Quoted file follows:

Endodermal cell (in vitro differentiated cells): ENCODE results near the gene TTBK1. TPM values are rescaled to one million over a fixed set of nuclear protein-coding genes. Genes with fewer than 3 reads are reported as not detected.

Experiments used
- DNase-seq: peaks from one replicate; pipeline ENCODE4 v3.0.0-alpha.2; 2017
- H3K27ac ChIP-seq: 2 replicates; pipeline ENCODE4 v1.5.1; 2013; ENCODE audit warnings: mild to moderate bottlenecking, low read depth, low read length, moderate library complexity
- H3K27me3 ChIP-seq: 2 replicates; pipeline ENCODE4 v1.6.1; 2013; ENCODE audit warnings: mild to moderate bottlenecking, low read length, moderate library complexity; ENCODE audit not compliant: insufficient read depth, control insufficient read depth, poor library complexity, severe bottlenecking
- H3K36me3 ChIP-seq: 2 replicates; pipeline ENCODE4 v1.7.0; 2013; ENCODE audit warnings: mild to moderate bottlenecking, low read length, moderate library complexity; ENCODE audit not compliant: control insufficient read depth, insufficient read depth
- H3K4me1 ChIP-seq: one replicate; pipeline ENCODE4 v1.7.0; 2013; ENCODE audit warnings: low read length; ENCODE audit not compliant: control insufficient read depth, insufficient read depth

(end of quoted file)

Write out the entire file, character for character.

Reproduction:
Endodermal cell (in vitro differentiated cells): ENCODE results near the gene TTBK1. TPM values are rescaled to one million over a fixed set of nuclear protein-coding genes. Genes with fewer than 3 reads are reported as not detected.

Experiments used
- DNase-seq: peaks from one replicate; pipeline ENCODE4 v3.0.0-alpha.2; 2017
- H3K27ac ChIP-seq: 2 replicates; pipeline ENCODE4 v1.5.1; 2013; ENCODE audit warnings: mild to moderate bottlenecking, low read depth, low read length, moderate library complexity
- H3K27me3 ChIP-seq: 2 replicates; pipeline ENCODE4 v1.6.1; 2013; ENCODE audit warnings: mild to moderate bottlenecking, low read length, moderate library complexity; ENCODE audit not compliant: insufficient read depth, control insufficient read depth, poor library complexity, severe bottlenecking
- H3K36me3 ChIP-seq: 2 replicates; pipeline ENCODE4 v1.7.0; 2013; ENCODE audit warnings: mild to moderate bottlenecking, low read length, moderate library complexity; ENCODE audit not compliant: control insufficient read depth, insufficient read depth
- H3K4me1 ChIP-seq: one replicate; pipeline ENCODE4 v1.7.0; 2013; ENCODE audit warnings: low read length; ENCODE audit not compliant: control insufficient read depth, insufficient read depth